PS for .NET devs part 0: PowerShell what is it and why should I care?
Being a big PowerShell fan but not seeing many fellow developers around me use it, I thought PowerShell could use some promotion among .NET developers. This inspired me to start a series of blog posts showing the great stuff PowerShell has to offer .NET developers. The outline I have defined up to now looks like this:
- Getting started with PowerShell
- PowerShell] as a better shell
- The syntax of the PowerShell language
- Listing the Targets in your MSBuild file
- Getting an overview of your code-base
- Shutting down the pesky virus scanner with WMI events
- Looking into your MongoDB data with PowerShell
- Freeing yourself from xml build languages with psake
- Testing your .NET code using Pester
- Automated UI testing with PowerShell
- Writing a Visual Studio extension in 1 line of PowerShell
- Using PowerShell to add Twitter and Jabber to VS
- Using chewie and nuget to automate adding and updating libraries
- Lightweight code generation with here string interpolation
- Rapid UI prototyping with Show-UI
- Automating debugging with WinDbg
- Basic monitoring with PowerShell
- Graphing monitoring data with PowerShell and gnuplot
- Automating deployments
- Automate smoke tests using PowerShell and VirtualBox
- Using PowerShell to configure your application
- Using PowerShell as an extensibillity point
This should give you a sense of the breadth and depth that is available to you when you harness the power of PowerShell.
What is PowerShell?
Citing Wikipedia on Windows Powershell:
Windows PowerShell is Microsoft’s task automation framework, consisting of a command-line shell and associated scripting language built on top of, and integrated with the .NET Framework. PowerShell provides full access to COM and WMI, enabling administrators to perform administrative tasks on both local and remote Windows systems.
To expand on that a little PowerShell is built on .NET and uses
the .NET object model to give it it’s competitive advantage.
Tasks (Cmdlets as they are officially called) can be composed
using the pipeline. Think of a UNIX shell but instead
of text flowing through the pipelines, .NET objects flow
through the pipelines. This relieves the user from “prayer based
parsing” with tools like e.g.
awk. Combine this with the reflection
capabilities .NET has to offer, automatic (type) conversions,
advanced parameter binding and you have a discoverable,
composition friendly working environment. Quoting Jeffrey Snover,
(the architect behind the product now responsible for the entire
windows server platform): “It’s like programming with hand grenades.”
Watch this great Going Deep episode and see how
Jeffrey talks about this in detail with Erik Meijer.
Why should I care about PowerShell?
When I tried searching for the answer to this question I came up with a list of blog-posts that were all oriented toward the IT-pro. For reference I’ve included the links below in the References section. Apart from the hints given in the outline above on why you should care. You may find yourself writing a PowerShell module, Provider or Cmdlet to help your users interact with the application you are writing sooner than you think. When that’s the case it is crucial you have experience in PowerShell, especially since PowerShell requires you to abide to some specific naming conventions. Furthermore PowerShell users expect certain behaviors from the functionality you provide to be the same as they are accustomed to from using other Cmdlets and Providers.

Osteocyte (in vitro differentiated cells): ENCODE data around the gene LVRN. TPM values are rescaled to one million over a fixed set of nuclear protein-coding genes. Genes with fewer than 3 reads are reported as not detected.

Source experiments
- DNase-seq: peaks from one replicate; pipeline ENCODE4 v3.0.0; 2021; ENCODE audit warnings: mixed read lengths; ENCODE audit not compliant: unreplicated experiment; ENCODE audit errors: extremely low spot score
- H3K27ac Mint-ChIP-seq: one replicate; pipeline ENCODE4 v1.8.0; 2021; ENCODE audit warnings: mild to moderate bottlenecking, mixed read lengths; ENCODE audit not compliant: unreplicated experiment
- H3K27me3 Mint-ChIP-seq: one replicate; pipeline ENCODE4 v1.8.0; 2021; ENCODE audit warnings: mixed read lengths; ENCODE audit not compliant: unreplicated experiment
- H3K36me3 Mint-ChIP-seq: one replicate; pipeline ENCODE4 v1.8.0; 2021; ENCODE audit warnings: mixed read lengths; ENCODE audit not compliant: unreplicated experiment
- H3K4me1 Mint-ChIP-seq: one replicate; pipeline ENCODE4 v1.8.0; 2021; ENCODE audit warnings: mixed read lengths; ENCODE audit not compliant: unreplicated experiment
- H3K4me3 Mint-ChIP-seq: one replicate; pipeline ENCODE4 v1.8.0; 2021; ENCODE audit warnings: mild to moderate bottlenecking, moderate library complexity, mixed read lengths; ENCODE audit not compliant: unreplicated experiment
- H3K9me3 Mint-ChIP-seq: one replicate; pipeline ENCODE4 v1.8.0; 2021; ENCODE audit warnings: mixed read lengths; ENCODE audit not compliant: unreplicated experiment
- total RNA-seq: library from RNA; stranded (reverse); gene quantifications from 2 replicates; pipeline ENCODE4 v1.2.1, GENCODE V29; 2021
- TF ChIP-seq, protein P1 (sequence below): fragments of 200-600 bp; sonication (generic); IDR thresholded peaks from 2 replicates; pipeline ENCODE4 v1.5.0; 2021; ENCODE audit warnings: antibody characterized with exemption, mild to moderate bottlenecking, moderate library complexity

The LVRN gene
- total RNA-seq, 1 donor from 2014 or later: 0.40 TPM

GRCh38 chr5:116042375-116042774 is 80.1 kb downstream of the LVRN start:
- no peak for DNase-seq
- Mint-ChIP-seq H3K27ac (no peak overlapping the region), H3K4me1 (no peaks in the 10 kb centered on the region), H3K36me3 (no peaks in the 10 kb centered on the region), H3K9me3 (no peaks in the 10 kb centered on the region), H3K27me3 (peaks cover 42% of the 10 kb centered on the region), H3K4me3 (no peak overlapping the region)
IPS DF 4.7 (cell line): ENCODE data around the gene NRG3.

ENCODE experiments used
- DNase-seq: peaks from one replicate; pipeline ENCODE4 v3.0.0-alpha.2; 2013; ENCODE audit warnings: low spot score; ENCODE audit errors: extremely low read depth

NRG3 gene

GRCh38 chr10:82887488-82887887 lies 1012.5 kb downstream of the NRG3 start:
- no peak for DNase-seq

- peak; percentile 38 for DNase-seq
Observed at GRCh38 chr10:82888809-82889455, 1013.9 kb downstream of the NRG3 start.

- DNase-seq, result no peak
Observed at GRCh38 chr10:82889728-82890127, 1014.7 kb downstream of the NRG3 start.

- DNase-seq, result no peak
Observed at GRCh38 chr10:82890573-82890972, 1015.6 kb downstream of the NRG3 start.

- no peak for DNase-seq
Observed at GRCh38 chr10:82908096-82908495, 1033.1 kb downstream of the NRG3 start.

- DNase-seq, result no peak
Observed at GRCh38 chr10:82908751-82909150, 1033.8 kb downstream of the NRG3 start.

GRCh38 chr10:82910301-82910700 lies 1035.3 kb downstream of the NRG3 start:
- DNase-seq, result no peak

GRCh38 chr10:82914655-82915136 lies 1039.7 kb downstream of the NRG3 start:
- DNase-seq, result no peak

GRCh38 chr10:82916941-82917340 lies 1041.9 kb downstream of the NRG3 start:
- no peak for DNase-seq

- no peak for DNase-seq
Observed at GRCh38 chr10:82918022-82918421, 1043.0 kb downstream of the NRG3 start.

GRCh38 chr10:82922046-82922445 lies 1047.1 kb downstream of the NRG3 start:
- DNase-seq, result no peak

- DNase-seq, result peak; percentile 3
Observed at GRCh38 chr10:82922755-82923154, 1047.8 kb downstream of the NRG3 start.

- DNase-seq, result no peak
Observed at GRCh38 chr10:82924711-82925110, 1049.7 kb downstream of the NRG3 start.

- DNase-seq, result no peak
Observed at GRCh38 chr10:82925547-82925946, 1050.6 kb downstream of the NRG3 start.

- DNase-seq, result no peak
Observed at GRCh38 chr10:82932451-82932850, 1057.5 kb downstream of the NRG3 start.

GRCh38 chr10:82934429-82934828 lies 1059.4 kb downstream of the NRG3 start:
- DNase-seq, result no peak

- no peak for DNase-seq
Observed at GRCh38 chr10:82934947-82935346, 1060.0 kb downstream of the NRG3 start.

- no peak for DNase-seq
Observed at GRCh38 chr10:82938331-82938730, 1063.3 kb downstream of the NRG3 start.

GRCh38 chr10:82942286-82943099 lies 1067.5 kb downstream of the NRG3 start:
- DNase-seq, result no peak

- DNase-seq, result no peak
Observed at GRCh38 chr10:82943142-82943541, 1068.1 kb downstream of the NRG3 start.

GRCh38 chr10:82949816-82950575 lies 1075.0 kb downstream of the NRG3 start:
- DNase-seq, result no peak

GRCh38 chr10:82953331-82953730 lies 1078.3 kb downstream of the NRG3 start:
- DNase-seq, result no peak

The list of PowerShell features that are most useful for a .NET developer as far as I can come up with from the top of my head:
- PowerShell is a better shell
- PowerShell has very good support for working with xml
- PowerShell is easy to learn
- Powershell is an automation engine and a shell using a nice language
- PowerShell can be used to quickly lookup methods and/or experiment with .NET types
- PowerShell easily talks to COM
- PowerShell can be used to query WMI, hookup to WMI events
- PowerShell has a built-in registry provider, which means
you can access the registry with the familiar
- for those doing web development, the IIS team provides a PowerShell module that covers 99% of IIS’s functionality
- SQL Server 2008 and up have a very comprehensive PowerShell module that contains both a Provider and a set of Cmdlets.
- Richard Siddaway’s Blog: Reaons to learn Monad
- TechRepublic: 10 reasons why you should learn to use PowerShell
- Technet: Scripting with Windows PowerShell
- Wikipedia: Windows PowerShell
- Cmdlet Overview
- Windows Powerhell Provider Overview
- Writing a Windows PowerShell Module
- Jeffrey Snover
- Expert to Expert: Erik Meijer and Jeffrey Snover - Inside PowerShell
- Going Deep
- Erik Meijer
- PS for .NET devs category